Ralph Yarl and the poison of identity politics

This awful shooting is being used to peddle divisive racial myths.

Tom Slater

Tom Slater

Topics Identity Politics USA

It’s a miracle he’s still alive. Sixteen-year-old Ralph Yarl, a schoolboy from Kansas City, Missouri, was shot in the head and arm last Thursday night. He had gone to the wrong address, pulling up outside a house on Northeast 115th Street, instead of Northeast 115th Terrace, which is just a block away. Yarl knocked on the door, expecting his two younger siblings to come running out (he’d been asked by his mother to collect them early from a sleepover). Instead, he was shot at twice by 84-year-old Andrew Lester from the other side of the threshold. Lester claims he feared for his life – and that Yarl was pulling at the door handle (a claim Yarl denies). Incredibly, mercifully, Yarl is not only still with us, but is also expected to make a close-to-full recovery. Lester, meanwhile, has been charged with first-degree assault and armed criminal action. If convicted, he will likely spend the rest of his life in prison.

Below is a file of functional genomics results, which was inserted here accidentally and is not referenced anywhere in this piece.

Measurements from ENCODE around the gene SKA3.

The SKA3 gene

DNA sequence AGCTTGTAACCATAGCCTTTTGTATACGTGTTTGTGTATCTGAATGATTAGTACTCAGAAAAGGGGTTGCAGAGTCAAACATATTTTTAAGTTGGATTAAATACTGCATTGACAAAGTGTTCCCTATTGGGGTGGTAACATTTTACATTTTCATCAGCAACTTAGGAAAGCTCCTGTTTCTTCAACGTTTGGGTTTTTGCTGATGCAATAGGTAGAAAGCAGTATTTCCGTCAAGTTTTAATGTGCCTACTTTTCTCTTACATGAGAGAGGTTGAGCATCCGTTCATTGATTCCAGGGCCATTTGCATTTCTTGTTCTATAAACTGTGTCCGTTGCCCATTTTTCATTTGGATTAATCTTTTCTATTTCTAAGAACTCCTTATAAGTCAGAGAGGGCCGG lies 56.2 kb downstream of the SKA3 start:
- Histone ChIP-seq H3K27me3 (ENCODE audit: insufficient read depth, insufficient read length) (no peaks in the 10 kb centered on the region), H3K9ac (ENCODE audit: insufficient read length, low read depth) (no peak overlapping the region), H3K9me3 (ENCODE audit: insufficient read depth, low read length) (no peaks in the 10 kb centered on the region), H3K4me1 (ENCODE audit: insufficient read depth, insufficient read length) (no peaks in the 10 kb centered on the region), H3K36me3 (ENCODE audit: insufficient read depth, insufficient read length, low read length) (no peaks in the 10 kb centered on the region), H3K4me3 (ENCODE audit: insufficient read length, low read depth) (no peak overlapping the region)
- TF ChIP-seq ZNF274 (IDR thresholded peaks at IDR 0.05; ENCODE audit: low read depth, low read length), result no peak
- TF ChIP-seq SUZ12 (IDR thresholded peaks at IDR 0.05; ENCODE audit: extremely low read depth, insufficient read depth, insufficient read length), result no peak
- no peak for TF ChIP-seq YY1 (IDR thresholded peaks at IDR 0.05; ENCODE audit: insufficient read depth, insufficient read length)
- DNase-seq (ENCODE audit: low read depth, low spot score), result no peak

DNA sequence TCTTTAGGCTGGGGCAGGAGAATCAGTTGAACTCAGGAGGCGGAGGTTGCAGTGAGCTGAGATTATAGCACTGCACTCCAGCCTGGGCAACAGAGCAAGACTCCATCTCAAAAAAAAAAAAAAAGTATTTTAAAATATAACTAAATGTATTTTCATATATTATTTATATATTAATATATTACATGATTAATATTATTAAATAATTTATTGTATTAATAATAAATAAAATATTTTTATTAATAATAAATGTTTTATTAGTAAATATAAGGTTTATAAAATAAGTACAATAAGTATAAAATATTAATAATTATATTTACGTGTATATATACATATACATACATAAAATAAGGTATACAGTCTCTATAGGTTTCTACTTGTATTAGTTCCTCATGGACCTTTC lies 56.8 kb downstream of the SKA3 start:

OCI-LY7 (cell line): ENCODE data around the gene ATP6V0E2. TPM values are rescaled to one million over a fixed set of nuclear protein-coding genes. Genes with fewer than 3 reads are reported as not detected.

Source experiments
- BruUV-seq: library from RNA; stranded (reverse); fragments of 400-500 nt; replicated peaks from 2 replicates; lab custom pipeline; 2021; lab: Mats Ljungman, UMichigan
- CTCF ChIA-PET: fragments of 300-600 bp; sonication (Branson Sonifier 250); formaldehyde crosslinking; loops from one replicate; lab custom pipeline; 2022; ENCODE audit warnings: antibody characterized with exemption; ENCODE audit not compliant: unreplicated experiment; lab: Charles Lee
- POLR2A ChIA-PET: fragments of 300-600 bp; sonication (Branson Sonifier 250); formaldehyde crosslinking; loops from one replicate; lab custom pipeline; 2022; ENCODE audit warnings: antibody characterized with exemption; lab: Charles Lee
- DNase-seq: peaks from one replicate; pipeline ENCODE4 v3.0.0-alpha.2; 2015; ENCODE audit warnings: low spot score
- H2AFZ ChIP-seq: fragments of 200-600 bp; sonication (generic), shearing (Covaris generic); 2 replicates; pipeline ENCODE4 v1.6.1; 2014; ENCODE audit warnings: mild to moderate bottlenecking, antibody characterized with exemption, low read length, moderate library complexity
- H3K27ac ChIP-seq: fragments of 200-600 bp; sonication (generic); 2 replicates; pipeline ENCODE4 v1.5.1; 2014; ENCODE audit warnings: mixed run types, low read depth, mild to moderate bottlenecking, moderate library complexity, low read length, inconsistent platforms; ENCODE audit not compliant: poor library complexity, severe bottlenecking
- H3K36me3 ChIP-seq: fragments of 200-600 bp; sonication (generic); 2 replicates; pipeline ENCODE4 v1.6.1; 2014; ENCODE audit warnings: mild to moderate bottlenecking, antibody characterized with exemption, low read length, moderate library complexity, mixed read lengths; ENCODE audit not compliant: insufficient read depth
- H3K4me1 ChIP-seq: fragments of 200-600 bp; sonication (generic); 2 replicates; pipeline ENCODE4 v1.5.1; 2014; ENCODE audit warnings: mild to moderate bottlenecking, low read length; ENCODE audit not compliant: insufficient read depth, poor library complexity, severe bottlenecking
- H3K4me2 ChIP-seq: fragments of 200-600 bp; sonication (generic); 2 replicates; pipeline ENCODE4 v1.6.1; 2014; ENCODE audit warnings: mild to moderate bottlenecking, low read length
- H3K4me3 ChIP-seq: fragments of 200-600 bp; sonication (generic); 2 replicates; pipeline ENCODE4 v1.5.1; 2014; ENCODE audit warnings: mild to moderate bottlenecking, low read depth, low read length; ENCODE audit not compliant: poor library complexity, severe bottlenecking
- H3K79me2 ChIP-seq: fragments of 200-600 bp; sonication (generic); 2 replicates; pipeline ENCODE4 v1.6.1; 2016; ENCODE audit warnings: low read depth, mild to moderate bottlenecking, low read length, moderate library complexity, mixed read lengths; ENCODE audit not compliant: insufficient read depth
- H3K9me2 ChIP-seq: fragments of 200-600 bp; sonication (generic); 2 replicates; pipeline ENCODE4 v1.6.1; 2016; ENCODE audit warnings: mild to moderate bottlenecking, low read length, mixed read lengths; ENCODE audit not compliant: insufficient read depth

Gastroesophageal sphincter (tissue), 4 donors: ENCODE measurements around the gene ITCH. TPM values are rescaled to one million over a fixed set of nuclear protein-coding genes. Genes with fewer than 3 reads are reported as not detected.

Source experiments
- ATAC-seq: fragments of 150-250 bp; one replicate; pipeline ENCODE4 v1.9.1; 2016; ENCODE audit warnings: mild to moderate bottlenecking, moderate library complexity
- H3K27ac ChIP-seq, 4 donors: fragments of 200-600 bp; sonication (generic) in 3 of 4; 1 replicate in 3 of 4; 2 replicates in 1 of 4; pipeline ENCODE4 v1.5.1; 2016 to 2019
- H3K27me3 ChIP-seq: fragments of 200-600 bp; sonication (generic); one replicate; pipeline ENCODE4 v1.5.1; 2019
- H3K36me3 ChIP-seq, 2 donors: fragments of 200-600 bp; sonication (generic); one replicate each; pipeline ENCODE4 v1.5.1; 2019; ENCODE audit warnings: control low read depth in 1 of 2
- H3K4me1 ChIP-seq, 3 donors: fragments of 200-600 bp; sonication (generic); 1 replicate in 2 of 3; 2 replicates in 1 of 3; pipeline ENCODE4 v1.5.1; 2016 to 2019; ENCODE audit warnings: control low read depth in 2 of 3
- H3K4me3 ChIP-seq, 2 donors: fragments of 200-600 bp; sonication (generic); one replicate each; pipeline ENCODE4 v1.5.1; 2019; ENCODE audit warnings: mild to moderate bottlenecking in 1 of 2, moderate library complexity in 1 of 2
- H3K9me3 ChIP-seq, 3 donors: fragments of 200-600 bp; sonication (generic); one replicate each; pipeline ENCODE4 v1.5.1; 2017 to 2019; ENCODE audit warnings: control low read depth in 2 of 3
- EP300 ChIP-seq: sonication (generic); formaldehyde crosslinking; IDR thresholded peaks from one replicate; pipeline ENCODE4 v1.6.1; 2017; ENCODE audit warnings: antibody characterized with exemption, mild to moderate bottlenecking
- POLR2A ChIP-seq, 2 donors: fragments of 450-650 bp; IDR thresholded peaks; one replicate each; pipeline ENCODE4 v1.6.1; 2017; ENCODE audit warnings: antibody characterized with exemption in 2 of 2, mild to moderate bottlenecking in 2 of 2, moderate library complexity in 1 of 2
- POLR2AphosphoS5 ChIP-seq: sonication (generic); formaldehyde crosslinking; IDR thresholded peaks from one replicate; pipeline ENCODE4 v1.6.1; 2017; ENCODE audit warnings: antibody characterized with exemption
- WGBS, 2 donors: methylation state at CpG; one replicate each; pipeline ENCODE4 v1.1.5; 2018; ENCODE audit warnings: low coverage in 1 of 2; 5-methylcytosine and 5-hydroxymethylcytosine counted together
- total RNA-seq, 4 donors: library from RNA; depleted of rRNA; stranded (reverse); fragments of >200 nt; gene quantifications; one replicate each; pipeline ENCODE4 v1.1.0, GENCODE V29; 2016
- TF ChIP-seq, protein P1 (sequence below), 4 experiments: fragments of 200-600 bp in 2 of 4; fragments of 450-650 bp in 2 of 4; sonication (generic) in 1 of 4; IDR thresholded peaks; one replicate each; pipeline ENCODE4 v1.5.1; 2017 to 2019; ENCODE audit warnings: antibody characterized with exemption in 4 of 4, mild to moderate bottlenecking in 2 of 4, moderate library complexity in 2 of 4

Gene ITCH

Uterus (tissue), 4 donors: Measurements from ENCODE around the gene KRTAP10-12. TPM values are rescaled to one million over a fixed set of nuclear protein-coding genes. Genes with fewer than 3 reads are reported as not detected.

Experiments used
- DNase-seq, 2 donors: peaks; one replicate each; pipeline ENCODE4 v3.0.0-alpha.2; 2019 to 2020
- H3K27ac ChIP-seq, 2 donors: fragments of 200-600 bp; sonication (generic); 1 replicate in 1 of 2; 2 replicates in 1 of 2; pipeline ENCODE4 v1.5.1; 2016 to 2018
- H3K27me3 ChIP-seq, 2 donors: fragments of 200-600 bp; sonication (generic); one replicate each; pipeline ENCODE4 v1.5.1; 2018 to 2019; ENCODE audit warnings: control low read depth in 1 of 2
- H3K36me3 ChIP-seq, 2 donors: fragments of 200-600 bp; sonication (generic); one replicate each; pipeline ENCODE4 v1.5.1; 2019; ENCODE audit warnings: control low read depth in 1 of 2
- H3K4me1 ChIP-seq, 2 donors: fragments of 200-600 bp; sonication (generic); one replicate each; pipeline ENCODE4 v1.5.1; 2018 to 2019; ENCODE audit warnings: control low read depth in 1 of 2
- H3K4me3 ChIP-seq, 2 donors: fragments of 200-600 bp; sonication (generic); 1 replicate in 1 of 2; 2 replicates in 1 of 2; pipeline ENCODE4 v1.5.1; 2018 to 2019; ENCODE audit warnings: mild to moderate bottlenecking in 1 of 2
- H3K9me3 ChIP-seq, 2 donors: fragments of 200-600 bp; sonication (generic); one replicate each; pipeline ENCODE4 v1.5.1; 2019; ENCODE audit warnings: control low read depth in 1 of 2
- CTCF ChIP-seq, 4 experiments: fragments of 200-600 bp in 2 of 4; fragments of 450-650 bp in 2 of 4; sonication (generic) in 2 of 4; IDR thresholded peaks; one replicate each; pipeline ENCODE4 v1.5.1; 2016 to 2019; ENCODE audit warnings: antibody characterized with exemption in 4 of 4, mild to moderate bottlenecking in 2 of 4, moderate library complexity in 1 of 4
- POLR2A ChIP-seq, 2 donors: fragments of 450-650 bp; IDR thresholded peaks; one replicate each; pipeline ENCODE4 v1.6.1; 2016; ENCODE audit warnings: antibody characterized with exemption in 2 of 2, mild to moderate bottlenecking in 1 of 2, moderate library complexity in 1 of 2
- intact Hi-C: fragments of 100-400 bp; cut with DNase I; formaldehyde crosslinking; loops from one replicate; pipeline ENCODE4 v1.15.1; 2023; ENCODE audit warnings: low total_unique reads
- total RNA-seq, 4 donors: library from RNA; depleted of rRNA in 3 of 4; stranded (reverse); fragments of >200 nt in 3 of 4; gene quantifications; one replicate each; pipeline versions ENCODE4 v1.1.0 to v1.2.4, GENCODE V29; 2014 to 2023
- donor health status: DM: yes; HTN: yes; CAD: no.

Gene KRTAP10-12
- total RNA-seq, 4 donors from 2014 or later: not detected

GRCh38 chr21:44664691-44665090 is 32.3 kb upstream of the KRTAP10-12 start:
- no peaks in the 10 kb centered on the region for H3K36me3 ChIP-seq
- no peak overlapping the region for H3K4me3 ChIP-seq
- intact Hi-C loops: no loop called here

But with the remarkable, welcome news of Yarl’s survival came the dreadfully predictable, politicised response to the attack. In the days following it, before the full facts had even begun to be established, the shooting was reflexively labelled a racist crime. ‘This boy was shot because he was existing while black’, said Kansas City mayor Quinton Lucas. ‘Ralph Yarl was shot because he was armed with nothing other than his black skin’, said Lee Merritt, an attorney for the Yarl family. When asked on CBS to specify the ‘racial components’ in the case, Merritt responded, glibly: ‘There’s some obvious racial elements, there’s a white shooter, it’s a black boy. The white shooter perceives the black boy as a threat, and we hear that a lot, right?’ Famed Black Lives Matter attorney Benjamin Crump, who is also representing the Yarls, said ‘we can only imagine [what would happen] if the roles were reversed’. The Atlantic published a bewildering piece, likening the threat of white violence against black Americans today to the darkest days of segregation, even coyly suggesting things may have been safer back then: ‘At least in Jim Crow-era sundown towns’, wrote Imani Perry, referring to the white towns that would demand blacks leave at sundown or else, ‘there were ostensibly safe hours to be black on the street’. President Joe Biden has invited Yarl and his family to the White House, when he’s feeling better.